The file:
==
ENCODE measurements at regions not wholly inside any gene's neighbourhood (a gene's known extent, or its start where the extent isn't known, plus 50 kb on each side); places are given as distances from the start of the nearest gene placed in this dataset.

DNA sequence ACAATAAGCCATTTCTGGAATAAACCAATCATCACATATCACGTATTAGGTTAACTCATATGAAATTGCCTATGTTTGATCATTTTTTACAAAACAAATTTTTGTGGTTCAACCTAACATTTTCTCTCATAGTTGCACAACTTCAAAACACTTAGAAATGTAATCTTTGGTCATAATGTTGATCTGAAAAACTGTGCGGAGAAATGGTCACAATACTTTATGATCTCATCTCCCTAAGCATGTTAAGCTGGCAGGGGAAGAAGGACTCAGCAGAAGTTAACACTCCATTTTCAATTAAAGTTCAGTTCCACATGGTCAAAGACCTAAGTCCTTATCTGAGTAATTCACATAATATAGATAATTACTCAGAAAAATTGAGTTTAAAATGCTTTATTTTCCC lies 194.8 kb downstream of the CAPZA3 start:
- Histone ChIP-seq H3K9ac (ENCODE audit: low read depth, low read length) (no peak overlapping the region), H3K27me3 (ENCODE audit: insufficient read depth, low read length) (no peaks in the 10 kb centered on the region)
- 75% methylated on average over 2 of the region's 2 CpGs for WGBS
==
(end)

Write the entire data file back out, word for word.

ENCODE measurements at regions not wholly inside any gene's neighbourhood (a gene's known extent, or its start where the extent isn't known, plus 50 kb on each side); places are given as distances from the start of the nearest gene placed in this dataset.

DNA sequence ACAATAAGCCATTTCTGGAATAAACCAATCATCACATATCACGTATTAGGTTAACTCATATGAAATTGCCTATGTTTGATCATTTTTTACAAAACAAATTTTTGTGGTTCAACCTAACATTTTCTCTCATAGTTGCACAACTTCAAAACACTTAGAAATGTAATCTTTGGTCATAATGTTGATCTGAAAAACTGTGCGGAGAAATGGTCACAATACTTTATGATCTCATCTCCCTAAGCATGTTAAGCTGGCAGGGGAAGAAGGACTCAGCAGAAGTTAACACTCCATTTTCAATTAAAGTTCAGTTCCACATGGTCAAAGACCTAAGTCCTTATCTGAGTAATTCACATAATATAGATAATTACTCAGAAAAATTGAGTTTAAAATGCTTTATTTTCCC lies 194.8 kb downstream of the CAPZA3 start:
- Histone ChIP-seq H3K9ac (ENCODE audit: low read depth, low read length) (no peak overlapping the region), H3K27me3 (ENCODE audit: insufficient read depth, low read length) (no peaks in the 10 kb centered on the region)
- 75% methylated on average over 2 of the region's 2 CpGs for WGBS